Understanding Trading Indicators

There are two elements to trading that are new to 2014, both of which I very much enjoy. In the past, Trading was even more of a “wild west” scenario than ever, and I applaud Bunt for taking steps to correct the issue without damaging the soul of the fan feed. Ill try to break them down for you to understand for your own trading needs.

Rating Count

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Description: This number represents the number of ratings that any trader has received since the start of 2014. Read that sentence very carefully, because it is NOT the number of completed trades the person has had. Ratings can be given for both offers and actual trade completions. The higher the count, the higher the amount of offers/trades that person has had.

Usage: This number is wholly representative of the person’s activity, and nothing more, so don’t take it as a representation of trustworthiness. It can be a great indicator of a person who is WILLING to trade, if you need to get a string of offers going. It can also be a good indicator of how new someone is to trading, so they may guard their good cards a bit more. If a person has a low count, and a small collection, player name and notoriety may mean more to them if you are looking to trade commons for commons.

Rating Average

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This graphical representation is a measure of the average stars that trader has accumulated over their career. This is more the representation of their quality as a trader, but its not the only thing. You will realize that trustworthiness is a combination of all the numerical indicators and also gut feeling. Here is how I usually break it down:

* = Something is up with this guy or they are new and had a few bad experiences

**= Again, likely new and not aware of the unwritten rules of trading, or someone that is a lowballer

*** = Average score, most traders have a variation of a 3 star rating

**** = With 4 stars, they either haven’t had many offers, or they really have nice cards to overpay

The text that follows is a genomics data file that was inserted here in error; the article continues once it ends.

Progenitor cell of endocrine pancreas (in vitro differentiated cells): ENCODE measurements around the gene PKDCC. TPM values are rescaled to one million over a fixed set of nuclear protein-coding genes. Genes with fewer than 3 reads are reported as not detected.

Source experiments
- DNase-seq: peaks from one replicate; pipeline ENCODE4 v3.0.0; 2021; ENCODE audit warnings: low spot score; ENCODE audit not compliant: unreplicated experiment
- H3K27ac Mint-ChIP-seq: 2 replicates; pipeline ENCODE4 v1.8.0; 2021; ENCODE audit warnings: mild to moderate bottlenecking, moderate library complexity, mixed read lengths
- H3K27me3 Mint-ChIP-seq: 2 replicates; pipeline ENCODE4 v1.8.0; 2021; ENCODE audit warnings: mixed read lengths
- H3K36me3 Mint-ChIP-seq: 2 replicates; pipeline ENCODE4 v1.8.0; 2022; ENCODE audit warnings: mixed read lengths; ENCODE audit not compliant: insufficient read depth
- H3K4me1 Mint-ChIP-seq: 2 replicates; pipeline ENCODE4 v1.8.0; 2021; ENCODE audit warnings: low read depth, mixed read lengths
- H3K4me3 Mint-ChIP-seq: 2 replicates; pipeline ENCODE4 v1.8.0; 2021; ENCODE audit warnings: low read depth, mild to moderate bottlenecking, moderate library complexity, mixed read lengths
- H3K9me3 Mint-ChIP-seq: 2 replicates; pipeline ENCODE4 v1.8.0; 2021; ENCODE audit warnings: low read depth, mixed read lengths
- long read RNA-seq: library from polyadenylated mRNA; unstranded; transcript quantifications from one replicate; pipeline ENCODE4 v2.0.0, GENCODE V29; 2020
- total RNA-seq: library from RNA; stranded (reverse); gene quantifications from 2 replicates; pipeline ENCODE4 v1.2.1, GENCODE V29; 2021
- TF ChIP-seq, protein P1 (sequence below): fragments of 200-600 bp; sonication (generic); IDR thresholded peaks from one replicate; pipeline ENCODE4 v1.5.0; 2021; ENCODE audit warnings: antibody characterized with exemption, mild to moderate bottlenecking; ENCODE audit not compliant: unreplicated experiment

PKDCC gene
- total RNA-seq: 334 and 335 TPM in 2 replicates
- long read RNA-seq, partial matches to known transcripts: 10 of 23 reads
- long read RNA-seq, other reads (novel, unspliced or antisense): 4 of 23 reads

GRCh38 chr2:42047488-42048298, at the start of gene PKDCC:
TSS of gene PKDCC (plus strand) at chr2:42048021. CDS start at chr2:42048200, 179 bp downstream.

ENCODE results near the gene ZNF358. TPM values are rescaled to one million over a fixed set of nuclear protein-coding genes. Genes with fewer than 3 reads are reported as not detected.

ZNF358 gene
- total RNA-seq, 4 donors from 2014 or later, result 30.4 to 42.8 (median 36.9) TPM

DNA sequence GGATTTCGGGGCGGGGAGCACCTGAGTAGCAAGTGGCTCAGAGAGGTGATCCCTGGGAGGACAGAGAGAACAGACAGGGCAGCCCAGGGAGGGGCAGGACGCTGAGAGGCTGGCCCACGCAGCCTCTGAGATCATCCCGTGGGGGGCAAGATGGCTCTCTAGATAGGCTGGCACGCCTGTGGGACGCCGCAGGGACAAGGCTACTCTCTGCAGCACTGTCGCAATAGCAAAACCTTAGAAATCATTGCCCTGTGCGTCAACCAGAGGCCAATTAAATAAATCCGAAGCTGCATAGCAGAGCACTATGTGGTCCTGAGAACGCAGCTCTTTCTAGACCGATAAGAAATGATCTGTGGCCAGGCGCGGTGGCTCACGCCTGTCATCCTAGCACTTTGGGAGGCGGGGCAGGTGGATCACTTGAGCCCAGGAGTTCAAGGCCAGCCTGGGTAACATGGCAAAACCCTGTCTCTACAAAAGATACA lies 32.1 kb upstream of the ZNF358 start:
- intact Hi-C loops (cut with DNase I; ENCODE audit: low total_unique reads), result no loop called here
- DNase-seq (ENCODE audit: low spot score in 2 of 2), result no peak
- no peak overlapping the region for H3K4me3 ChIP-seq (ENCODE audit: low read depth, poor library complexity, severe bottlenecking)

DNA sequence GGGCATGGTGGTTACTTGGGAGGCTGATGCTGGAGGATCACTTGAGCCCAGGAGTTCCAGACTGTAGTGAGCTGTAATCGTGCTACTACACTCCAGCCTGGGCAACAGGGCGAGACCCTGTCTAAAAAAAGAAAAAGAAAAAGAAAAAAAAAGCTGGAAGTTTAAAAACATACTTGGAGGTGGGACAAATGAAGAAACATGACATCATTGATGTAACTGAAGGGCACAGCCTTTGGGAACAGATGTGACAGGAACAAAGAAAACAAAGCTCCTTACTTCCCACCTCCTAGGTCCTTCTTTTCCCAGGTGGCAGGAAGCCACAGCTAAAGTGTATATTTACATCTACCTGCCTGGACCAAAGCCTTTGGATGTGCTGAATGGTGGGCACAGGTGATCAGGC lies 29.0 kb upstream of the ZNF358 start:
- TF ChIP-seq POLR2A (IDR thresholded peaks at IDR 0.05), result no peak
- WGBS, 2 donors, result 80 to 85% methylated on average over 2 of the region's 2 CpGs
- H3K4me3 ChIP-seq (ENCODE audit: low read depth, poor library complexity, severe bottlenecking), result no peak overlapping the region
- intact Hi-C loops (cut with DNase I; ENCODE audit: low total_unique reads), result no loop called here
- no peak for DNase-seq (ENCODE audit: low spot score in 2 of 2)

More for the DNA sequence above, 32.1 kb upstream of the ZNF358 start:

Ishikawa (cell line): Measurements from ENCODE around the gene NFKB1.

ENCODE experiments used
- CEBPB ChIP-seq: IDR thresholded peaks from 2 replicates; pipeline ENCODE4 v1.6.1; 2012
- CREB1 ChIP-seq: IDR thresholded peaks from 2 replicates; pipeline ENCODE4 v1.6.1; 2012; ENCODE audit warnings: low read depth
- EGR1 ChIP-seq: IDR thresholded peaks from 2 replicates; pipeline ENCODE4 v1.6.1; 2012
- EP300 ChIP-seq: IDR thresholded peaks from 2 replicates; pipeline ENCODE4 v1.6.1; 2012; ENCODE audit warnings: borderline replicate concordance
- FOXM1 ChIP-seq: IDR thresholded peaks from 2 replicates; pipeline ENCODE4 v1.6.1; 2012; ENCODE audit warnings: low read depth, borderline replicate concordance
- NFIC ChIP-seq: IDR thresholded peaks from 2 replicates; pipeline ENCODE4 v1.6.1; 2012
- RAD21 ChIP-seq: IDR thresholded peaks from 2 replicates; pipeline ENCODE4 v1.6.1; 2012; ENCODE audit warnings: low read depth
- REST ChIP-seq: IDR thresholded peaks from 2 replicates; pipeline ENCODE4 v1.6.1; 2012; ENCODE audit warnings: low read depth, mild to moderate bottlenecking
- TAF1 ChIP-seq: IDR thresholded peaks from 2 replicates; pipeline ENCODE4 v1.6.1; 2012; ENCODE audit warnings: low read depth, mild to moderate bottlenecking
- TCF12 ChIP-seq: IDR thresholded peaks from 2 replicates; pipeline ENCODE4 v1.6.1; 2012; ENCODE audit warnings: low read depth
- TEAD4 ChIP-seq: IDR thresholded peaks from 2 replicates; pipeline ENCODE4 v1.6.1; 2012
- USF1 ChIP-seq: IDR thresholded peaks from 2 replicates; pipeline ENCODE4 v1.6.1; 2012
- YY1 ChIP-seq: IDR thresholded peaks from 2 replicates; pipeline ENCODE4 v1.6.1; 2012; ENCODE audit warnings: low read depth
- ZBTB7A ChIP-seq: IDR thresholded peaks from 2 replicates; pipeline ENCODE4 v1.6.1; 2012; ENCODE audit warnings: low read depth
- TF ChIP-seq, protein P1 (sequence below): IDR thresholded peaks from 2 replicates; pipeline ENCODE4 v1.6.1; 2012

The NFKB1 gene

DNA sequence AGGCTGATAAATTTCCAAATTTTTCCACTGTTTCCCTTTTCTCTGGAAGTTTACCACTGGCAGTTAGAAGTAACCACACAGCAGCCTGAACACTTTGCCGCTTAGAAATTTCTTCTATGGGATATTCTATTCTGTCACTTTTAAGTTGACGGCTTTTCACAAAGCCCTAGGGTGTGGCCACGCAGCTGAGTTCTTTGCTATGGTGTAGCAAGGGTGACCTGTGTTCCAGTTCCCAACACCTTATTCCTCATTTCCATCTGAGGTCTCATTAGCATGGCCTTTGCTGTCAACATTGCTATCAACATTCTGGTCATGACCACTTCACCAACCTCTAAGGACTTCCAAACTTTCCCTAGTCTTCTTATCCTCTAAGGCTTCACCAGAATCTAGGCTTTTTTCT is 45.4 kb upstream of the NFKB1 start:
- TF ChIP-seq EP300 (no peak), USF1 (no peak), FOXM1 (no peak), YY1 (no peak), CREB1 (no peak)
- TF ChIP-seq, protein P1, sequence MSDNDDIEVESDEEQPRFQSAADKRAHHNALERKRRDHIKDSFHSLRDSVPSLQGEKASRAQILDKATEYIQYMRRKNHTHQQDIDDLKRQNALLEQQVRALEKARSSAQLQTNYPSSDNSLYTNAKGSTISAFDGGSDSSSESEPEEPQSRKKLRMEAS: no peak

***** = I have yet to see an experienced 5 star trader

If a collector’s post says “I rate high on every trade” it doesn’t mean they are held to that standard. Some traders use it as a hook to field offers, because the rating is only given when YOU offer someone, not on the other side of it.

If a trader only fields offers and never makes them, they can really be in control of their rating. Once a trade is accepted, both parties get to rate each other. Be careful of taking advantage of this generosity, because it is far from guaranteed. This doesn’t mean you shouldn’t make offers, because that isn’t logical as a part of the game. You need to make offers to be successful, just be conscious of how you do it. A lot can be gleaned from the post on the feed.

Collection Score

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This is my favorite indicator on the board because it measures the QUALITY and QUANTITY of someone’s collection. I currently have a mid 60s score because I only have about 700 BUNT cards (I have been a Huddle User much longer). However, I am at the point of trying to acquire some of the rarer inserts, so Im not going to chase people with mid 30s scores. I know they likely wont have the cards I need.

Here is my breakdown of scores:

  • Less than 30 – Brand new
  • 30-40 – Green and new, likely not many cards, but worth looking at for dupes
  • 40-60 – Tenured collector, will likely have some inserts to trade for
  • 60-80 – More tenured, will likely have some higher end inserts and lots of dupes
  • More than 80 – Top collector, will likely have lots of high end inserts and tons of cards

I usually reserve my trading for people in the 40-80 range, as I have found that people with high collection scores are a bit more stingy with their nicer stuff. They have most of what they need from either offering out on their own, or buying packs, and don’t really need my minimal amount of cards unless its something desirable and/or brand new. Don’t offer a bunch of your unwanted dupes, because in all likelihood, you wont get what you want. Remember, I am only outlining a profile based on my experience, but you may find that there are exceptions to everything.

How to Use This Information

Carefully. That’s about it. With any program that has intrinsic value as a part of the gameplay, there will be people looking to take advantage of that. These scores arent perfect and there is no way to prevent manipulation of the indicators. I have been in Sports Cards for a very long time, and there is saying we go by. “If its too good to be true, it probably is.” The only thing you can do to prevent a negative experience is to watch out and be careful with giving your trust to people. I hate to say it, but its just a part of life.

Hope this helps you navigate the fan feed trading boards.

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2 Responses to Understanding Trading Indicators

  1. joeyk22 says:

    Great post. Just started BUNT a couple weeks ago and getting up to speed has been easy with your blog. JOEYK22 on bunt. My favorite cards right now are the SABER inserts.

  2. Northsideres@yahoo.com says:

    Great post!

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